Councillor Ryan Jude standing up and speaking at meeting.
Westminster Councillor Ryan Jude speaking at full council on September about an ecological emergency declaration. Credit: Westminster Council.

A Westminster City Council meeting of the full council descended into a shouting match and jeers after a motion declaring an “ecological emergency” was passed.

Rival councillors booed and taunted each other after the Labour administration passed a declaration to shore up ecosystems.

Bringing the motion forward, councillor Ryan Jude, deputy cabinet member for climate action and biodiversity, said the declaration went one step further than current commitments put in place by the previous administration in 2019.

In a council meeting on Wednesday 20 September, he said: “As you know, local action to protect the environment is a top priority for this administration. 

“Similar declarations across the country have meant that discussing the climate emergency is now fairly mainstream, and rightly so. But the other side of the coin isn’t put on an equal footing, well, at least not yet.

“The declaration made in this room four years ago unfortunately did not go far enough. Unlike other councils, it did not address the second of twin, intertwined crises that we currently face: the ecological emergency.

“Tonight, I’m pleased that with this motion, we’ll begin to set this right.”

The motion laid out plans to “benchmark” and improve the state of Westminster’s ecology by commissioning more green projects, increasing recycling rates, and ensuring council buildings are equipped with renewable energy technology.

The Conservative opposition claimed the plans were “waffle” and that initiatives like planting trees was not down to political will but having enough space underground to ensure infrastructure is not damaged. 

They accused Labour of not including experts like local universities in the consultation process.

Tory councillor Jim Glen said: “This strategy proposed has an awful lot of audits, work groups, discussions, bureaucracy, and cost without actually delivering on anything or proposing anything new.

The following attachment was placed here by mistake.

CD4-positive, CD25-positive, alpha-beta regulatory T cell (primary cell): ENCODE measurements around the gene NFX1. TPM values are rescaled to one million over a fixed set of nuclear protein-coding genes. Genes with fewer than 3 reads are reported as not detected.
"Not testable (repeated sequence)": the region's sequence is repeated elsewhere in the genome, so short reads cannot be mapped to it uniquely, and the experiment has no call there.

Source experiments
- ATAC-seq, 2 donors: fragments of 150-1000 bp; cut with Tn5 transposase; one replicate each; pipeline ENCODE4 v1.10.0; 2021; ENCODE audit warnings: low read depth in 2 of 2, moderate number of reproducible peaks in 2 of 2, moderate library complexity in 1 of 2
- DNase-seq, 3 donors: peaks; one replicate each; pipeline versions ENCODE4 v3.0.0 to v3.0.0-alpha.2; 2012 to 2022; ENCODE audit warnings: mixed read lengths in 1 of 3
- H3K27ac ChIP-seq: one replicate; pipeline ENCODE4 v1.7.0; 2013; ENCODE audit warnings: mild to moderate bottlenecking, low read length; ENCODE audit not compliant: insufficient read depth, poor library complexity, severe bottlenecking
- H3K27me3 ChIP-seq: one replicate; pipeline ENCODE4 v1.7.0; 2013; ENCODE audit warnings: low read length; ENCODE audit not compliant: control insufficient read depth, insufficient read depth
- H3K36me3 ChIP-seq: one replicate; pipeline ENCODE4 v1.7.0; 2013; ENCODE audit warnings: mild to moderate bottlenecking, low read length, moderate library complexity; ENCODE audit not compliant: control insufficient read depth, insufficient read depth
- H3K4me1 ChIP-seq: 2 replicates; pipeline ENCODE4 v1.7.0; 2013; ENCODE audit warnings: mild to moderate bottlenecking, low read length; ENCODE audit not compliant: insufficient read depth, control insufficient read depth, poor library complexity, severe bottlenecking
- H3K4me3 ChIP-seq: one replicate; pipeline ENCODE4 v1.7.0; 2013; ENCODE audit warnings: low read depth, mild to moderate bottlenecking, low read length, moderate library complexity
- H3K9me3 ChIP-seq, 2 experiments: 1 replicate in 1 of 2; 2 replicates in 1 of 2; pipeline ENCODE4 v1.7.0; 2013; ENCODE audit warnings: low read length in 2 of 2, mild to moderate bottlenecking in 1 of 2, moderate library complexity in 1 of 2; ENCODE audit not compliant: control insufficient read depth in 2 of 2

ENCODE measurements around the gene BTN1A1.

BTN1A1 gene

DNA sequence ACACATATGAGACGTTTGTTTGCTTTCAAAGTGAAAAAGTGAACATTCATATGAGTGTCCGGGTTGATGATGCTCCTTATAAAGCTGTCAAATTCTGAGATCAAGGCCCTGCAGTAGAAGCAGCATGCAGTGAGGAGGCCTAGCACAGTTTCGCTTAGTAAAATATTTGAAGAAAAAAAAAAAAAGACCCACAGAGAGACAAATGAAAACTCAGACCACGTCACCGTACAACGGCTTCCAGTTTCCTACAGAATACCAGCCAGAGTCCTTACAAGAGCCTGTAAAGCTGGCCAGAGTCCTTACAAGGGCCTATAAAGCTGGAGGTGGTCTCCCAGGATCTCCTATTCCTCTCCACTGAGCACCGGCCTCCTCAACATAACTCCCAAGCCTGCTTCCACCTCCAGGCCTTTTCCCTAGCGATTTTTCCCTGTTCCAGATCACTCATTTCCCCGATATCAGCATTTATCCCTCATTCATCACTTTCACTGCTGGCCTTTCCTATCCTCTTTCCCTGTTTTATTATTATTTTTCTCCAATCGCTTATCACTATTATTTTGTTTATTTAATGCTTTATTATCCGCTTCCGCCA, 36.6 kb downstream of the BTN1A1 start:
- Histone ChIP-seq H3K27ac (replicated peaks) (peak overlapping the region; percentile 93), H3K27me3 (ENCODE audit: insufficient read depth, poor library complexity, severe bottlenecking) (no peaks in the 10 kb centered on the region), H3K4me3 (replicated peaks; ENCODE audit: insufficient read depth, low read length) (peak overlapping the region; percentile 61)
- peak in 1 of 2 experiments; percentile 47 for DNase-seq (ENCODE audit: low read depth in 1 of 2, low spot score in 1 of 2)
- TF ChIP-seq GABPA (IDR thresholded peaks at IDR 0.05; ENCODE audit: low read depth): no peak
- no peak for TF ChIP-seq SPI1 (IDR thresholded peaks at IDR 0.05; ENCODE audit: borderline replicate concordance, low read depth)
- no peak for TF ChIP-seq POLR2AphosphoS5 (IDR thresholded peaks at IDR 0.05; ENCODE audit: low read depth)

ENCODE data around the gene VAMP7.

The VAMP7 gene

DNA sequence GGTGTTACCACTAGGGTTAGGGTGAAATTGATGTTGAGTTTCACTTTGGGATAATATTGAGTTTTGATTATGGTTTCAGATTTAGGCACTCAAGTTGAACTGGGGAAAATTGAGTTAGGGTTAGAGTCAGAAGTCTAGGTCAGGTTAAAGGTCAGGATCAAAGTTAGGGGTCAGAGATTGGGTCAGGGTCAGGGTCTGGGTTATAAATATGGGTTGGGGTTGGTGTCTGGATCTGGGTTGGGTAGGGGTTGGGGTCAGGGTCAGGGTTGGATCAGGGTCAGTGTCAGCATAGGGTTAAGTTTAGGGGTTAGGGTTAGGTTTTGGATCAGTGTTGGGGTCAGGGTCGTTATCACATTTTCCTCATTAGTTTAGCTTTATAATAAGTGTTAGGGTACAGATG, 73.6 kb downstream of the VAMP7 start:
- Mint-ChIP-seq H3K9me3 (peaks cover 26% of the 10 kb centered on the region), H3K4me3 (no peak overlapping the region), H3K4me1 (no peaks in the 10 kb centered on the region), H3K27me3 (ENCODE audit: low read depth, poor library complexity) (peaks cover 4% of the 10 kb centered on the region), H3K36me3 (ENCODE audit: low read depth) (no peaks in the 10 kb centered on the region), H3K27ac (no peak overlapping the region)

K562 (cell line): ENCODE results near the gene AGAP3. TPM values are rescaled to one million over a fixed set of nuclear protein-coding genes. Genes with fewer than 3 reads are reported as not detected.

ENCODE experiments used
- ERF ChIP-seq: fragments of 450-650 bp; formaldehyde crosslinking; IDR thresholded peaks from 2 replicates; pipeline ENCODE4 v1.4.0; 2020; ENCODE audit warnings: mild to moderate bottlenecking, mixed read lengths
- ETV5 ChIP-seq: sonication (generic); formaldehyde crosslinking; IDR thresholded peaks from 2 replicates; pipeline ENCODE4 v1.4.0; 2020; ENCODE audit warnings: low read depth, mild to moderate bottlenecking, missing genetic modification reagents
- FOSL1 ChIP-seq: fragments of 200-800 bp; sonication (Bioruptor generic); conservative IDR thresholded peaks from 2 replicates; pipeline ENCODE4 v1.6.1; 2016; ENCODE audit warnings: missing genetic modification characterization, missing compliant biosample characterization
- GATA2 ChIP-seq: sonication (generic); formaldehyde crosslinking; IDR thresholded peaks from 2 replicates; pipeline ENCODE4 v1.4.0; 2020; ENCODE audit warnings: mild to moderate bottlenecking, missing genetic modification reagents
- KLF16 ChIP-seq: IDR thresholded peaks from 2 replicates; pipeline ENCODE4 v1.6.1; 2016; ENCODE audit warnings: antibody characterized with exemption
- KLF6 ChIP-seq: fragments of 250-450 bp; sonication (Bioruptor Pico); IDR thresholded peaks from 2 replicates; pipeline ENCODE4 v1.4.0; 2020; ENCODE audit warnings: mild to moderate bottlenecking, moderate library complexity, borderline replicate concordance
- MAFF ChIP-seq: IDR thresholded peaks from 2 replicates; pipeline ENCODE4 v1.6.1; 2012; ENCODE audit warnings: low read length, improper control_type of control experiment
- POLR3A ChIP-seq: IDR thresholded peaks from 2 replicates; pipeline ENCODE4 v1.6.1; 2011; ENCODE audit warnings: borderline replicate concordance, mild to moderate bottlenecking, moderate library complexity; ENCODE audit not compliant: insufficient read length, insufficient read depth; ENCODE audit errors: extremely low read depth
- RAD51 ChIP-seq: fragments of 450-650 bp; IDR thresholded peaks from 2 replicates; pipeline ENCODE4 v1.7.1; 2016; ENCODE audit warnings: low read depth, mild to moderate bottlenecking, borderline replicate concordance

“There seems to be a theme developing for this administration: there is an awful lot of talk and very little action except for the hollow virtue signalling and that is why, unless the following speakers are remarkably persuasive, we will be abstaining from this matter.”

Cllr Jude said the council was working with local stakeholders across the borough and accused the Tories of failing to meeting its manifesto pledge to plant 2,000 trees when they were in power.

He said: “Issues such as this should be above party politics. I am really, really disappointed and really, really angry, actually. 

“I’m sure for councillor Glen to speak so passionately about what happens in Westminster that he’s read all the many ecological emergency action plans that councils across the country have, including many of our neighbouring boroughs. 

“I have read them. I know the relative lack of actions that’s being committed to previously in this council and in the previous administration.

“I didn’t want to criticise you for that. I wanted us to take a step together and now you don’t want to go down that path with us.”

The motion passed during a rowdy session of voting that saw Labour councillors tease opposition members to have a “brave sole” and back the measure. 

Rows of Conservative councillors seated with raised hands to vote to abstain.
Westminster Tories voted to abstain on a motion to declare an ecological emergency in the borough at full council. Credit: Westminster Council.

The declaration will see council resources poured into preserving the borough’s diverse wildlife and 1,000 species of tree following recommendations by a citizens panel on climate change.

Some 25 percent of the borough is made up of parks and green spaces and has 33 Sites of Importance for Nature Conservation (SINCs), according to the council. Around 39 percent of these sites were ranked as having “average to rich” or “rich” species diversity.

Westminster Council will also consider the Citizens Climate Assembly recommendations to new green projects, increase recycling rates, and equipping council buildings with renewable energy technology.

According to the council, Westminster’s parks are home to various species of bird and wildfowl including tawny owls and geese. They claim the borough is also known to be home to species of bat, hedgehogs, foxes, insects, and invertebrates.

Four years ago this week Westminster Council declared a “Climate Emergency”, and committed itself to ambitious targets including becoming a Net Zero council by 2030 and a Net Zero city by 2040. 

Earlier this year, the council announced £350k of funding for new green infrastructure projects as part of the Greening Westminster programme.

Council – Wednesday 20 September 2023.